The North Carolina Motor Fuels Tax (the state gas tax) is expected to go from 35 cents per gallon to 38.9 cents per gallon at the beginning of 2012 if no action is taken by the General Assembly, according to staff at the legislature and the Department of Transportation.
The state Department of Revenue sets the gas tax rate every six months. It uses a legislatively-created formula of 17.5 cents as a base plus seven percent of the average price per gallon of wholesale gasoline and diesel fuel. The rate rose from 32.5 cents to 35 cents in July. The Department of Revenue will announce the new rate December 15.
North Carolina is now ranked as having the ninth highest state gas tax in the country. It would move up to eighth with a rate of 38.9 cents per gallon, just behind Indiana’s rate of 39.7 cents. The highest state gas tax is in Connecticut at 49.6 cents per gallon.
As noted in a previous Civitas Institute article, there was at one time a cap on the Motor Fuels Tax of 29.9 cents per gallon but that was allowed to expire in 2009. Instead of extending the cap, lawmakers instead converted the cap into a floor, ensuring the tax couldn’t go lower than 29.9 cents per gallon. In short, as the gas tax rises to 38.9 cents in the new year, it will be 30 percent higher than it would have been if lawmakers had extended the cap.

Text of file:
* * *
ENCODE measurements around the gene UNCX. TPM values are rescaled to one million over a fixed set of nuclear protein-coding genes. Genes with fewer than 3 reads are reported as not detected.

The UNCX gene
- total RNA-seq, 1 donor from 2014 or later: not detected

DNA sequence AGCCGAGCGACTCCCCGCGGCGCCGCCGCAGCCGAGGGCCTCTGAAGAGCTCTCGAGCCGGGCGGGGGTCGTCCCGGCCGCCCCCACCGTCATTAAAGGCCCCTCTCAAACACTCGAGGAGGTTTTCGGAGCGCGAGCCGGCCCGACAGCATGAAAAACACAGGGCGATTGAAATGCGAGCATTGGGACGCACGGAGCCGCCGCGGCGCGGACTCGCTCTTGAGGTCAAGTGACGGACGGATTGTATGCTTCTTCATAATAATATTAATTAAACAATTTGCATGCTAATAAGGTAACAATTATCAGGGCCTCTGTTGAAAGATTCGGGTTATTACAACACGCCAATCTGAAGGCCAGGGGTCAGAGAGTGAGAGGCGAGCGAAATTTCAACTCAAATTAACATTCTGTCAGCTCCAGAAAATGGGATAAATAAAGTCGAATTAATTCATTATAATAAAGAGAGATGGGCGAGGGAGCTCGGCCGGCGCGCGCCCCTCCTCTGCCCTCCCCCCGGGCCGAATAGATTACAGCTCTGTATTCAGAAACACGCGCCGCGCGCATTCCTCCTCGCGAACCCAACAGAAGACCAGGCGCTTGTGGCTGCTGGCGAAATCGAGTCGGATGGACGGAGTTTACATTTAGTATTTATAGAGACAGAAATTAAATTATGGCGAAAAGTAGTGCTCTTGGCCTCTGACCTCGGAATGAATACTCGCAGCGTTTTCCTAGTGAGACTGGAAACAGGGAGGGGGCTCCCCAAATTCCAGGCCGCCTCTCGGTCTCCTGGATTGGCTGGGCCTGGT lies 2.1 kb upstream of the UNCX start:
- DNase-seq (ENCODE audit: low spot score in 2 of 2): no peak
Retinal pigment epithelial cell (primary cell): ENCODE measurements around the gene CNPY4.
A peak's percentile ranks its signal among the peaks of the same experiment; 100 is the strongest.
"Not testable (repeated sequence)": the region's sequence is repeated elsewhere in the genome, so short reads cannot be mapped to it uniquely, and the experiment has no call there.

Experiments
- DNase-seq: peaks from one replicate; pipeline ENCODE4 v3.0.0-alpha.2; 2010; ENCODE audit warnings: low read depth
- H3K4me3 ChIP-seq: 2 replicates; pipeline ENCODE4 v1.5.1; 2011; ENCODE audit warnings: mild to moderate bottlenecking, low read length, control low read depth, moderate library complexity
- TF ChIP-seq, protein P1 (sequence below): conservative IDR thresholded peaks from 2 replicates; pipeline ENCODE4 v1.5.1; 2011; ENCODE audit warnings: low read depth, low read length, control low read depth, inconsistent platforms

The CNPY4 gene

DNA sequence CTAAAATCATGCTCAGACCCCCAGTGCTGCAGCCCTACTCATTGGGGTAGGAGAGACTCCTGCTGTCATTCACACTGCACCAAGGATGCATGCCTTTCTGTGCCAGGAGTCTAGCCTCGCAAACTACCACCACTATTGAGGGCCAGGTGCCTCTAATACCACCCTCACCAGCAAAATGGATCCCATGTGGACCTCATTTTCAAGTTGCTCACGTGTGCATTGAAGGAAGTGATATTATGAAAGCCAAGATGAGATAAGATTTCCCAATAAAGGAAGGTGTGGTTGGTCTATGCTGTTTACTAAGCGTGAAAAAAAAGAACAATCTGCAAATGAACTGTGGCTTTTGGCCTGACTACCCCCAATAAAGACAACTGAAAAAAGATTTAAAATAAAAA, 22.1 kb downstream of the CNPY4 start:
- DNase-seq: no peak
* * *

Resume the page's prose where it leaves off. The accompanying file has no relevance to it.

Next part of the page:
Budget writers in the General Assembly estimated the gas tax could go as high as 37.5 cents per gallon during the 2011-12 fiscal year and 39.7 for 2012-13. The Fiscal Research Division at the General Assembly estimates each additional penny on the gas tax costs taxpayers about $50 million. So a tax rate of 38.9 cents would actually cause revenues to fall short of projections by about $27.5 million in the second year of the budget.
The Division of Motor Fuels Tax in the Revenue Department collects about $1.6 billion each year from the gas tax. The division then sends 75 percent of the revenue to the Highway Fund for road projects and 25 percent to the Highway Trust Fund.
Republicans in the state House of Representatives approved a bill during special session November 28 to cap the tax at 35 cents but the Senate had adjourned until the next special session February 16. By then, of course, the gas tax will already have risen. Lawmakers could still take some action at that time.
It’s a good bet their opponents would try to put their own spin on any decision. They could say Republicans raised taxes by doing nothing. Opponents could also claim the GOP killed road projects and jobs by capping the tax.